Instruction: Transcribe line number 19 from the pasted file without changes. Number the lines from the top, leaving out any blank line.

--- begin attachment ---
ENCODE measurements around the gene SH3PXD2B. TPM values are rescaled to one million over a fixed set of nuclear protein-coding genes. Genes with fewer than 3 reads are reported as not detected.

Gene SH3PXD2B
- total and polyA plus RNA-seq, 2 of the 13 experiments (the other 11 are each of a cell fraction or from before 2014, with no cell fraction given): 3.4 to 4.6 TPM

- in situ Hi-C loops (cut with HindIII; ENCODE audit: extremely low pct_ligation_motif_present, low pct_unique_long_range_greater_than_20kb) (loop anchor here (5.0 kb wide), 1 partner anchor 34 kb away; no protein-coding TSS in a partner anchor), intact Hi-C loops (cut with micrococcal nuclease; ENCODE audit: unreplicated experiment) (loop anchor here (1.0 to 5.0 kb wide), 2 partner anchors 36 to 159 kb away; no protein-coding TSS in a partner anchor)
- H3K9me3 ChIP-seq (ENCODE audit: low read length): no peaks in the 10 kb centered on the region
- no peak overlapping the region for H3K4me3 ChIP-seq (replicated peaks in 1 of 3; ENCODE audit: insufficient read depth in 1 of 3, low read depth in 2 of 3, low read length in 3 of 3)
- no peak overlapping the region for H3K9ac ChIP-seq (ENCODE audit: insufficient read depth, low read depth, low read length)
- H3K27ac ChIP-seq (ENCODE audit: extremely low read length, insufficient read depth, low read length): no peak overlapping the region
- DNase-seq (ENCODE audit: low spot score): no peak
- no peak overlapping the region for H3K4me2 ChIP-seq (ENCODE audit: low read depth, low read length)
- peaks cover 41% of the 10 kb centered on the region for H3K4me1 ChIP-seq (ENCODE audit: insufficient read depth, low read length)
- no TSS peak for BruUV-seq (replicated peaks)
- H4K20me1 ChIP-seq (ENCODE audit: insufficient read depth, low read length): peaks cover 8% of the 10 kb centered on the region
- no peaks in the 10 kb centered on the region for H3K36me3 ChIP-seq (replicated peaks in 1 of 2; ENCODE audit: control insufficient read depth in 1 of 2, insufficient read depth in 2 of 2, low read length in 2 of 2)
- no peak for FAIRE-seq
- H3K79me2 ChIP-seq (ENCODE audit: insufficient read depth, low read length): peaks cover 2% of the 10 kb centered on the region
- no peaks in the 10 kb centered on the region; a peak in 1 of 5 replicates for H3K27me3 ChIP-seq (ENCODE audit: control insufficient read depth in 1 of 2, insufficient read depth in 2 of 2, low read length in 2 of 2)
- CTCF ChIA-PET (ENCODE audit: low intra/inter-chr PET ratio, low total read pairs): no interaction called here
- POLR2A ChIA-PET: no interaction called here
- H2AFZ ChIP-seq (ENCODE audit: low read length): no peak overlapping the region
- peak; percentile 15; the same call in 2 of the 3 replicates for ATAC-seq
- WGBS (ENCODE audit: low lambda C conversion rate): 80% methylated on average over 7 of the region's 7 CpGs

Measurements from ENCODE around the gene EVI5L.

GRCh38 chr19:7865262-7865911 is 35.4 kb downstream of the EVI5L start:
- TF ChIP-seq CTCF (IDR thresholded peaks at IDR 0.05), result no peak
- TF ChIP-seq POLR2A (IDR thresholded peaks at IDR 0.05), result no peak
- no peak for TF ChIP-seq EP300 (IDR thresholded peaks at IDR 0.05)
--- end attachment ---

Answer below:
- POLR2A ChIA-PET: no interaction called here